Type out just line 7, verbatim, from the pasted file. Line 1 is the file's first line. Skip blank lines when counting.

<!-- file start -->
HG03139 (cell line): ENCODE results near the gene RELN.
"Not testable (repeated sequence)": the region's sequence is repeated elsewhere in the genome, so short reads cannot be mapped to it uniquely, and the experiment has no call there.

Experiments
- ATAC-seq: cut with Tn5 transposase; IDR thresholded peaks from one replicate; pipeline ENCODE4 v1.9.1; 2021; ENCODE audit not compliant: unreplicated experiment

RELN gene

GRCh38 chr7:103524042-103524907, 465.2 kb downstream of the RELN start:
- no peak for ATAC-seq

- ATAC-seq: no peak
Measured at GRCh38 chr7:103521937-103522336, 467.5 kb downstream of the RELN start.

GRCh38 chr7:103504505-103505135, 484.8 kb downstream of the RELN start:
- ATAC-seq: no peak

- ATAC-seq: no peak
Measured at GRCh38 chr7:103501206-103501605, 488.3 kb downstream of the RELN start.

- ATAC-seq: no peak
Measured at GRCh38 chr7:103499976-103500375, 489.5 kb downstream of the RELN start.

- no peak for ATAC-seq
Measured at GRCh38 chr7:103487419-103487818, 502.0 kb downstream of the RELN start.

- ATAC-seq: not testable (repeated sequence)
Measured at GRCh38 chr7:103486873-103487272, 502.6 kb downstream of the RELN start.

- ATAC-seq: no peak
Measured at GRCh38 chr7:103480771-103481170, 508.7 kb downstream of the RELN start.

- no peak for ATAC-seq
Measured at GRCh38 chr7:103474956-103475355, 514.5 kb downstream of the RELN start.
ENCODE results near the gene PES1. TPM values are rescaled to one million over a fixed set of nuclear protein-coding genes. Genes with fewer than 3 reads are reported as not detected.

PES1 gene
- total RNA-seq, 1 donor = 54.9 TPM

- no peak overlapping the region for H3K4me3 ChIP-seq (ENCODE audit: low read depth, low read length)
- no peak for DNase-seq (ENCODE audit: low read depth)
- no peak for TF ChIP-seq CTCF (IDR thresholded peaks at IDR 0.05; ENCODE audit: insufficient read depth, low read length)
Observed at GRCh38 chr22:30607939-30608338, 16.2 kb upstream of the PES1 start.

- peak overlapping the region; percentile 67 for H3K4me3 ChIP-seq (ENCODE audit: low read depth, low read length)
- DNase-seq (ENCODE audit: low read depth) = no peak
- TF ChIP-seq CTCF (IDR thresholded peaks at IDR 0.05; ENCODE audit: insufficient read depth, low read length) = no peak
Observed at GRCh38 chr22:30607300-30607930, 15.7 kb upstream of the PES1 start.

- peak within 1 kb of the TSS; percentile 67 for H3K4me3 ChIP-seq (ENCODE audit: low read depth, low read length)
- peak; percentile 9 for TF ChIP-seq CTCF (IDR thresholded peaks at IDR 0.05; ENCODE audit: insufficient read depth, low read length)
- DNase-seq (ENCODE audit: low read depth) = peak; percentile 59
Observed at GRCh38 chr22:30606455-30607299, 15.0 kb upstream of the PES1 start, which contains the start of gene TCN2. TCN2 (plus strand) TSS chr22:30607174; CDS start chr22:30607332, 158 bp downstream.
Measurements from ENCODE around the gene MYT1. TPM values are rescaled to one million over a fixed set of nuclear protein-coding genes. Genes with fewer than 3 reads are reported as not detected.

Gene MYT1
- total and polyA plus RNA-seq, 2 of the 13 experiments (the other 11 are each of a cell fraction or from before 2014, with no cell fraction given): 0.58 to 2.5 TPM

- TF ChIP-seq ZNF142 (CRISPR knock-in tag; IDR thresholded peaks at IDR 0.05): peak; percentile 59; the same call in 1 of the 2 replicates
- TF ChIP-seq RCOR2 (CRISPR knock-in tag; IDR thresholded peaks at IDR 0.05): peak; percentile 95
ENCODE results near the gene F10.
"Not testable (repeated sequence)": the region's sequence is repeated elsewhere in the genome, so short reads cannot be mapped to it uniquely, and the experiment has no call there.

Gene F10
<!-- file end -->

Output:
- no peak for ATAC-seq